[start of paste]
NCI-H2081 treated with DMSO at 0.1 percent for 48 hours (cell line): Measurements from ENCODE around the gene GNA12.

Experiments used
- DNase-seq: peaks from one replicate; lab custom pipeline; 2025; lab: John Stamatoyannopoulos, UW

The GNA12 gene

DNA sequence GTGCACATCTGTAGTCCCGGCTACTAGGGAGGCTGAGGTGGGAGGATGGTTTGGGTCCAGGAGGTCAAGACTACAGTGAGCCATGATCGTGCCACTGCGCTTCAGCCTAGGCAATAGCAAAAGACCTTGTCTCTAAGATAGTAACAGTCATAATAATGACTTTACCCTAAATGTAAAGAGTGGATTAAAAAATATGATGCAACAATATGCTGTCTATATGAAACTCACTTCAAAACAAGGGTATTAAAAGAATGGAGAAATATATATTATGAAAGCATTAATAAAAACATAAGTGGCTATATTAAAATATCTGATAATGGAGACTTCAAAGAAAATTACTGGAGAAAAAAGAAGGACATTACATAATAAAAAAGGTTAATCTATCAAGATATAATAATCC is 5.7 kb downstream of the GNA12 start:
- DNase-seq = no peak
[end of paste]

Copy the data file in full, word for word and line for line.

NCI-H2081 treated with DMSO at 0.1 percent for 48 hours (cell line): Measurements from ENCODE around the gene GNA12.

Experiments used
- DNase-seq: peaks from one replicate; lab custom pipeline; 2025; lab: John Stamatoyannopoulos, UW

The GNA12 gene

DNA sequence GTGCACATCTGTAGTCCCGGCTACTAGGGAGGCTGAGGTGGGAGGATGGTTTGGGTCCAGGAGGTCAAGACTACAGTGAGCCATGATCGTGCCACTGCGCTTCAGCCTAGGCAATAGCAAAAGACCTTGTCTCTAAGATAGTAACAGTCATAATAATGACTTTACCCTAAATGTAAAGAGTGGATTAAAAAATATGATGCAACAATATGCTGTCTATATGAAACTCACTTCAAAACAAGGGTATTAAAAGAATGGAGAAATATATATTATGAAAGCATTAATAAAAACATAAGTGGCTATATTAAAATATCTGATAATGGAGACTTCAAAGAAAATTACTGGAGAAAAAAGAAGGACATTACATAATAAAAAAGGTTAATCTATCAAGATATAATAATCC is 5.7 kb downstream of the GNA12 start:
- DNase-seq = no peak